The Berkeley Regional Center has received the same email question about EB-5 projects many times before: What is the chance that my EB-5 project will get denied? How to I avoid EB-5 project risk? Unfortunately, as with many things in EB-5 investment, the real answer is that “it depends”. My answer to you is that “Projects don’t get denied, the developer just quits”. Before I explain, lets focus on a few important concepts first:
What does USCIS look for to approve an EB-5 Investors I-526 petition?
USCIS will review an I-526 petition and make sure that it meets the 5 major requirements for EB-5 Investment. David Hirson of David Hirson & Partners, a world renown Immigration Lawyer who has specialized in EB-5 since the programs beginning in 1991, refers to these items as the “Qualification for Favorable Consideration”
- The Investment is being made in a “new commercial enterprise” (8 CFR 204.6(e) and (h));
- The investment is being made in a Target Employment Area” for the purposes of reducing the threshold investment from $1,000,000 to $500,000. (8CFR 204.6(j)(5)(iii);
- The investor will be engaged in the management of the new commercial enterprise (8 CFR 204.6(j)(5) and 8 CFR(204.6(j)(5)(iii);
- The investment is creating the requisite number of full-time positions given the fact that there are multiple investors in the qualifying investment enterprise (8 CFR 204.6(g));
- The investment capital is “at risk for the purpose of generating a return on the capital placed at risk” (8 CFR 204.6(j)(2)
Getting RFE’s From USCIS
If you don’t cover the above mentioned requirements you (or your immigration council) will receive an RFE (request for evidence) from USCIS. I will say firstly, getting an RFE is normal. according to Wright Johnson Ltd, one of the foremost experts on EB-5, economic impact analysis and EB-5 business plan writing, “USCIS always has something they would like to inquire about. Even a small thing will result in an RFE.” So don’t be scared if you receive an RFE. It is a great sign to receive an RFE and find that there are no major issues that can’t be dealt with. This means you are on your way to being approved!
SOOOO…. Everyone wants to know about EB-5 risk and “will my EB-5 project get denied?”.
EB-5 Projects Don’t Get Denied, Developers Quit.
During the RFE process, USCIS acts much like a planning commission during the development process. They never really say “NO” or “DENIED”. They just ask you to change a few things and just meet their requirements. USCIS will say exactly which items they would like to see more evidence regarding, or which items should be adjusted to fit EB-5 law or EB-5 policy. When you hear a project has been denied by USCIS, it really hasn’t. The developer just gave up because they made the decision that their project was not really feasible as it was originally envisioned. They wanted $50 Million, USCIS could only find $25 Million worth of real job creation, then the developer says forget it… It is the developers responsibility to be flexible enough to make the changes and get the project approved.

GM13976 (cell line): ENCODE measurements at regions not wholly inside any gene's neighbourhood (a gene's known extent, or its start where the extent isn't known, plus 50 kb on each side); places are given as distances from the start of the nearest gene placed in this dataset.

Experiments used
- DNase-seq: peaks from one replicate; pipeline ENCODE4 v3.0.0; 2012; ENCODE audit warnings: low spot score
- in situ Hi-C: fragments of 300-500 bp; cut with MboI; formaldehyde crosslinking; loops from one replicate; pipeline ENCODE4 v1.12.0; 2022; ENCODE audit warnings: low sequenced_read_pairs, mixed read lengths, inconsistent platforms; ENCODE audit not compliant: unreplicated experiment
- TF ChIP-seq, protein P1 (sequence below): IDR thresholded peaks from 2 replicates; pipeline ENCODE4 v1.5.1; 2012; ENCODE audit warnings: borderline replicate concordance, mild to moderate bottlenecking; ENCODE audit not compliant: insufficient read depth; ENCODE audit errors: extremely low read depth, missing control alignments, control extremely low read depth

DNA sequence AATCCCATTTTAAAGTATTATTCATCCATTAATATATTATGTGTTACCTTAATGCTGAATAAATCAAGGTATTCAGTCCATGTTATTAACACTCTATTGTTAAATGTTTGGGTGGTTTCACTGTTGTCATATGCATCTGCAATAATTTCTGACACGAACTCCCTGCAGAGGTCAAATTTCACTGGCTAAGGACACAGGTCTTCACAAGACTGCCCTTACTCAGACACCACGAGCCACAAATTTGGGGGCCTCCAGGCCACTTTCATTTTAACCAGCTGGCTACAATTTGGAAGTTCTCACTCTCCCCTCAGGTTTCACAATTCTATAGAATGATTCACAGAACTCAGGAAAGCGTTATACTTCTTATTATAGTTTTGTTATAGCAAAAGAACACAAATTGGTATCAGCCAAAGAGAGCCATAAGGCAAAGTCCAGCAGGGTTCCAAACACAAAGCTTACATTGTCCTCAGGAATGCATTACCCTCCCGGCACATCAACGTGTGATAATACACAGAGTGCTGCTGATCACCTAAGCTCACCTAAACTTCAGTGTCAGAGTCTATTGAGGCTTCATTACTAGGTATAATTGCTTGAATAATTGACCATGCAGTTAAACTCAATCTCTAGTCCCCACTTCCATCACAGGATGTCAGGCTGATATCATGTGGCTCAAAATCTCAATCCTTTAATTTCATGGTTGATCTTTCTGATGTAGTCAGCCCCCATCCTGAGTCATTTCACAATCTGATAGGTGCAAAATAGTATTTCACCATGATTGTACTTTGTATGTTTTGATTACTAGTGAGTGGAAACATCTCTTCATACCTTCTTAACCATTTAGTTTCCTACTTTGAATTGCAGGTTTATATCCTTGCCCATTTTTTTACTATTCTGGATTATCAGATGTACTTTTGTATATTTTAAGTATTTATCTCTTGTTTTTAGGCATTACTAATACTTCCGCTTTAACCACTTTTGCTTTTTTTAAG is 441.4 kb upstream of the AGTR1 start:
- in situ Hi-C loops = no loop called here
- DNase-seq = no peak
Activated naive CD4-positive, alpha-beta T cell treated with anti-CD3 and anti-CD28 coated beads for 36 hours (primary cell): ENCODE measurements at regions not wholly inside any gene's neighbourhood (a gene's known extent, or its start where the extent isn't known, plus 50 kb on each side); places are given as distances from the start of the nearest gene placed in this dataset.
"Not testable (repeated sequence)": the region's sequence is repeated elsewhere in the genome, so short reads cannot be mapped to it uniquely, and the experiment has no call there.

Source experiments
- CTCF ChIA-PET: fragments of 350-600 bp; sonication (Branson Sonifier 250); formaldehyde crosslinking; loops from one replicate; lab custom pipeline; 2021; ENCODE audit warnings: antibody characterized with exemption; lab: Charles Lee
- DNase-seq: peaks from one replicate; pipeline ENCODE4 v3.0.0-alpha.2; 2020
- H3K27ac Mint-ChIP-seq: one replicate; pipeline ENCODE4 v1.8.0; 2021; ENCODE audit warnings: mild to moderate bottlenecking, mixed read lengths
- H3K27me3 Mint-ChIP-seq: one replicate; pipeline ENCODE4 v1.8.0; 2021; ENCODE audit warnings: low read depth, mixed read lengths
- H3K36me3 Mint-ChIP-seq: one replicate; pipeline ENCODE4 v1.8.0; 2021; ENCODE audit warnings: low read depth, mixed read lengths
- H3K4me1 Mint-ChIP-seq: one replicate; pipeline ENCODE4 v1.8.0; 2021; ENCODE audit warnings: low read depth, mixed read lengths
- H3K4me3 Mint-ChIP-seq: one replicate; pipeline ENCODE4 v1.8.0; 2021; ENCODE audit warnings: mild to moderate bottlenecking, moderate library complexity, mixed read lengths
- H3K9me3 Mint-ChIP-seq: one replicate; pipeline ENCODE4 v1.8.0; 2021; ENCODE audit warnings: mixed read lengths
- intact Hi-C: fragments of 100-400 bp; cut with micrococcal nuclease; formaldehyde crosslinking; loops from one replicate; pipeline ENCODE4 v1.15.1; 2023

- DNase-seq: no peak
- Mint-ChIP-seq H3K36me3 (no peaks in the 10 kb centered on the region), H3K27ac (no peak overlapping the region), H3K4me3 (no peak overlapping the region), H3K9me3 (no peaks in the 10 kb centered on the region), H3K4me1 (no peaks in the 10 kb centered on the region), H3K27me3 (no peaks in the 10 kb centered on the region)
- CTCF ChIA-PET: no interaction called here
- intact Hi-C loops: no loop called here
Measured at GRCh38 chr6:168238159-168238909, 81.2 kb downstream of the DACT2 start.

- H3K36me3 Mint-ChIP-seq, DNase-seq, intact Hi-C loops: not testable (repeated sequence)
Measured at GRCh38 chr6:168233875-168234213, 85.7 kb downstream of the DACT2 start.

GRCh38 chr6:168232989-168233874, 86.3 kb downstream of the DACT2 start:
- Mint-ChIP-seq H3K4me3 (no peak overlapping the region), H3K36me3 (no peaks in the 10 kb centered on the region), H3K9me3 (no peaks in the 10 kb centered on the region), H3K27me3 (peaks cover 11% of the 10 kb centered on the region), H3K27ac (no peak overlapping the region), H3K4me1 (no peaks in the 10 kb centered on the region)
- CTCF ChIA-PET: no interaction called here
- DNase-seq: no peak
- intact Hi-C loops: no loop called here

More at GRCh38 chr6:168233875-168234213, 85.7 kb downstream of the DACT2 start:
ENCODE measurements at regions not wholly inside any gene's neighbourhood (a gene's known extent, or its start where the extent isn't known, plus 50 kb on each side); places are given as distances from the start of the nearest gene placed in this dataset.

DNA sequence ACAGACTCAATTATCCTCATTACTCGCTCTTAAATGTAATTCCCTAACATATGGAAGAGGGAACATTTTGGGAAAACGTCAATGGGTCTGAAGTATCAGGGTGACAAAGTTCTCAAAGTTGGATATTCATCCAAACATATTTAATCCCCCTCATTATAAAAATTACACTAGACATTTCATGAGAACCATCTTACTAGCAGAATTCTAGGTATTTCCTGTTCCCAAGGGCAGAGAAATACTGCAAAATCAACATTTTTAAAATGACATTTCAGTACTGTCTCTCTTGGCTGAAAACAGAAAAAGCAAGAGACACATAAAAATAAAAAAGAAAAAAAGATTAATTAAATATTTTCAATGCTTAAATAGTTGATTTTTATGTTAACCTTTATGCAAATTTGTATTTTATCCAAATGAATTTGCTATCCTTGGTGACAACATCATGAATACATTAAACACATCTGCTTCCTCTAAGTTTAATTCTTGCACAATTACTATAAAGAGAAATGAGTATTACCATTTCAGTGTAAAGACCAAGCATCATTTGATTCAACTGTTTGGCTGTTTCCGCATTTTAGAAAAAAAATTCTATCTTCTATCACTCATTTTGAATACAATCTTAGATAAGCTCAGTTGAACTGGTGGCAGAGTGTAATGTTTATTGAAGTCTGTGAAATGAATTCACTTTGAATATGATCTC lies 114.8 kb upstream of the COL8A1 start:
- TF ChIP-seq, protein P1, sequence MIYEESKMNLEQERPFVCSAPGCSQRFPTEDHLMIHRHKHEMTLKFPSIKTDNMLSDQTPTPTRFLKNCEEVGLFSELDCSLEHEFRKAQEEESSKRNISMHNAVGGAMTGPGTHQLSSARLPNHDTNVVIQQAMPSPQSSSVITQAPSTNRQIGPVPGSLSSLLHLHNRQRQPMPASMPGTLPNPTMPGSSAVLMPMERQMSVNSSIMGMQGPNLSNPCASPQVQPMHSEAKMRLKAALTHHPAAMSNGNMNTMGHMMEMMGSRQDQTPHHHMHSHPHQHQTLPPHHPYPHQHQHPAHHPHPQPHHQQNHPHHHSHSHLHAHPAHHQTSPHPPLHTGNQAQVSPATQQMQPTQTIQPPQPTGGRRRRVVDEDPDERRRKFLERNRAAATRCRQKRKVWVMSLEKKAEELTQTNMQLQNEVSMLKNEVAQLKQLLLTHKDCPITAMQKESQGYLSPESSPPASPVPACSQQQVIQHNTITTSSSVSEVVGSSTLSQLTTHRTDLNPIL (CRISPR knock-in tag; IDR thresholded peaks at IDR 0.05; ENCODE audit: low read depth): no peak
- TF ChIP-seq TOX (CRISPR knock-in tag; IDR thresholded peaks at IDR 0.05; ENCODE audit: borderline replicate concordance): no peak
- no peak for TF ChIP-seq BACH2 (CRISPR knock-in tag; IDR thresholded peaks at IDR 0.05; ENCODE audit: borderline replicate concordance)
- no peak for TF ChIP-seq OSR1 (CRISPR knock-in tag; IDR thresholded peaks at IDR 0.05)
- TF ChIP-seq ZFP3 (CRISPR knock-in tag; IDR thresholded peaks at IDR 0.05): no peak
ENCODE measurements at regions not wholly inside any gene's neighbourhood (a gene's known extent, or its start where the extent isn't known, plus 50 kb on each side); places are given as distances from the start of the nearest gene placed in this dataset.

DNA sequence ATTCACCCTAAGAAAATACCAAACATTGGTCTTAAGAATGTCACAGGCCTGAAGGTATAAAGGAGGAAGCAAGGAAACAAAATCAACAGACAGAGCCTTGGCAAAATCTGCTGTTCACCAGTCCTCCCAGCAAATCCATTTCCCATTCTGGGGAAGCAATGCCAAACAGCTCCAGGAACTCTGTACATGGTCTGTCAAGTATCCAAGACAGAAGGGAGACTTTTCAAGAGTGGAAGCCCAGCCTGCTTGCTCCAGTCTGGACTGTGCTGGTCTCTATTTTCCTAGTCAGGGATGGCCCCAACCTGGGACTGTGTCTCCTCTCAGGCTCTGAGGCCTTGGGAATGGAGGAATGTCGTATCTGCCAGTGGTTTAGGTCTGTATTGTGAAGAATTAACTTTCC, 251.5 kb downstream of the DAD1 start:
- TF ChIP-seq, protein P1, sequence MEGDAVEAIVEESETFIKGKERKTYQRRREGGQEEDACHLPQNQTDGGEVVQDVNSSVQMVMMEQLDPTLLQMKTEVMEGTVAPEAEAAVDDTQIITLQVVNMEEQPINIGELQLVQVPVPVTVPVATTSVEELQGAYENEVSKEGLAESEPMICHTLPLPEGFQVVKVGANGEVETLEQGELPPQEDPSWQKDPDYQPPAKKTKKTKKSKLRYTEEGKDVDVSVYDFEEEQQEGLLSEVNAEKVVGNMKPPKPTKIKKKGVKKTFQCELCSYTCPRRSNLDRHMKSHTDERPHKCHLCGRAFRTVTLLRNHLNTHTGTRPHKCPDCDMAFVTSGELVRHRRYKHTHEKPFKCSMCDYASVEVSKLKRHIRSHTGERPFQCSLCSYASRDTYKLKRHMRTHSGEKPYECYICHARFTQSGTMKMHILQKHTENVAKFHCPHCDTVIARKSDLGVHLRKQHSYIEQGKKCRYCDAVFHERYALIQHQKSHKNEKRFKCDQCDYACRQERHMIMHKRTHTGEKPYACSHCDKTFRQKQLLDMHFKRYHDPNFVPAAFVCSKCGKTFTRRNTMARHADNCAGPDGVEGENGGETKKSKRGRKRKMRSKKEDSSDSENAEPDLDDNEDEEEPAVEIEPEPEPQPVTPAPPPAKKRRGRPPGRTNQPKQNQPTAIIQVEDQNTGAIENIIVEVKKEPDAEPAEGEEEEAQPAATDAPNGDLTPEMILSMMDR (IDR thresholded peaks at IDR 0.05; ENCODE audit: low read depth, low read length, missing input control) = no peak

Tell me more about EB-5 Risk, what kind of projects get “denied”
The kind of EB-5 projects that get denied are ones that potentially have a major sensitivity as to how many jobs may get created. Here are what I personally see as the highest risk job creation catagories:
1) Rescuing or Recapturing Job Creation through restructuring a business.
Very FEW people on earth can do this successfully, let alone plan out 5 years in advance exactly how it will play out, which is what USCIS and your future EB-5 investors want to see.
2) Direct Hiring
People are just simply an unknown. Its an additional variable which produces additional risk. Are they American citizens? Are they really employed Full time? Is there paperwork sufficient? Did the employer structure the hire correctly? Did the job last 2 years? Did an employee quit and his job was not re-filled? There are too many “?” in this paragraph which tells you its difficult…
3) Revenue or “Operational Success” based job creation
Revenue based or “Operating jobs” are created when a business operates successfully and generates sales revenue or income. If your business does not open on time or the revenue is far less than the business plan originally estimated, your job creation will be affected accordingly. Many hotels, restaurants and senior living facilities claim a majority of their job creation from successful operations. Should it make you nervous that over 90% of restaurants fail within the first 2 years of operation?
In conclusion, USCIS is your friend, they want you to succeed in EB-5, they want to bring investment to the United States. They will do everything they can to assist you in having your I-526 approved. Investors just need to make sure that they have chosen a regional center and a developer that will never quit on them.
One other leading reason that EB-5 Investors may not be successful perhaps has nothing to do with the project at all: the Source of Funds Report. Contact a professional such as David Hirson & Partners or David Appel from Marcum Accounting to learn more about preparing a strong source of funds report.